Aurora Gardens is a small market garden nestled on Nelson’s North Shore on Upper Longbeach Rd. Consisting of less than an acre of gently sloped, south-facing land, Aurora Gardens’ four separate gardens and two small greenhouses overlook the shores of Kootenay Lake. This farm has been producing mixed vegetables, herbs and berries for the Nelson and area market for 15 years.
Who is the farmer at Aurora Gardens?
What do you grow?
We grow many different types and varieties of edibles, from salad greens early in the spring, to vegetables, berries, herbs and edible flowers in the summer, and sunchokes late in the fall. We like trying new varieties and techniques each year. We are interested to hear from our customers about their needs and appreciate suggestions.
How would you describe your farm?
We are a small market garden, under one acre, and we are certified with Kootenay Mountain Grown. Raised beds and relay planting allows us to grow a good variety of fruit, vegetables & herbs in limited space. Because of the small size of our gardens, we are able to do 95 percent of the work with hand tools. This enables us to further reduce our carbon footprint. We rely heavily on mulching and composting to build and maintain the soil. Having volunteers to help & learn beside us on the land has made the labour intensity of our gardens both possible & enjoyable. Being able to provide the local community with fresh locally grown food means a lot to us. Most food in North America is picked before its prime, travels many miles, and endures long storage. All of our produce is picked 48 hours (or less) before delivery when possible, to ensure the freshest and best quality.
How long have you been farming?
We have been running the market garden for 15 years.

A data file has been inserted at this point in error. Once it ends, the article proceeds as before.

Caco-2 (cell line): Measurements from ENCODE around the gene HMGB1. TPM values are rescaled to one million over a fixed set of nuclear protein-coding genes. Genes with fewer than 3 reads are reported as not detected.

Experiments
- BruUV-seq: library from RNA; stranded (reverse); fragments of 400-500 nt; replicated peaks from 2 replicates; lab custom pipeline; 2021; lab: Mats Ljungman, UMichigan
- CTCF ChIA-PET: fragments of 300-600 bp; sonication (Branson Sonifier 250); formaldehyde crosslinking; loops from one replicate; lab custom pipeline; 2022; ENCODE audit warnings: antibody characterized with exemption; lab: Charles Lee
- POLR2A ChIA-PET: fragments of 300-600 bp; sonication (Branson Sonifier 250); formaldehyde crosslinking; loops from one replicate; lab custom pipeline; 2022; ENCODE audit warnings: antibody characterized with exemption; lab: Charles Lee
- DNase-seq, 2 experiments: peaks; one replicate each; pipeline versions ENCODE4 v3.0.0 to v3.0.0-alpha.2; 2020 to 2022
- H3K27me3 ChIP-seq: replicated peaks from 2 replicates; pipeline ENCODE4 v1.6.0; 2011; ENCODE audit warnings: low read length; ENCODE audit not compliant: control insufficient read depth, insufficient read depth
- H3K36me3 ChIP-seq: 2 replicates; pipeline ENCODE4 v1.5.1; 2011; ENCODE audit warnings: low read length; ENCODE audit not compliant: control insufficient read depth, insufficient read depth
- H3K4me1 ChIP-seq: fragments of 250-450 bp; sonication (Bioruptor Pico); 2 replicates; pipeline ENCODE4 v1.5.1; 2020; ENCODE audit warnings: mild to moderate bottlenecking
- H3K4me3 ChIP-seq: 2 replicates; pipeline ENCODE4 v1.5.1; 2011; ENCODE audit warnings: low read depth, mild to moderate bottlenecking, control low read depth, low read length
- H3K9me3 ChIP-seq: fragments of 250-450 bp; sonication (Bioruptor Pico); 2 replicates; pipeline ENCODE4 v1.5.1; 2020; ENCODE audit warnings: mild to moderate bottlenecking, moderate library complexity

What motivated you to start?
Our property was the original homestead on Longbeach Rd, and it has been our family home for 30 years. We have always had gardens. As our family grew so did our gardens, but after the kids left home our garden was providing us with more food than we could consume and/or preserve….and was taking up a great deal of time and energy! About 15 years ago we decided to market some of the extra produce, talking to friends, restaurants and the Co-op about the possibility of growing for them. It soon became evident that we could help to fill a need for locally grown produce.
What are some of your greatest joys?
To see the transformation of the tiniest of seeds growing into amazing abundance.
What are some of your greatest challenges?
Weather and pests. We contend with insects, slugs, snails, aphids, but also rodents and larger animals, such as skunks, raccoons, wild turkeys, and this year the bears have been really voracious.
What is your vision for your farm/company?
To become even more of a ‘teaching’ garden.
Why is local food and/or local purchasing important to you?
We can & do grow food here. We need to support each other in order for us to make this region a viable place to live. Fuel may not always be abundant and cheap so we may not always be able to source food from places like California & South America. Our current system of shipping food from far away is unsustainable and harmful. Did you know that food in North America travels on average from four to seven days before it reaches the retailer? Most produce is picked underripe in order to compensate for traveling time. Additionally, it may have traveled over 2,400 kilometers! The impact of food production on non-renewable fossil fuel can be immense.
If you could deliver a message directly to Co-op members/customers, what would it be?
Thank you for buying our produce for many years. It’s important to continue supporting local growing and to maintain the genetic integrity of northern-grown vegetables. One day Canadians may be forced to grow their own food again. We need to know how to feed ourselves.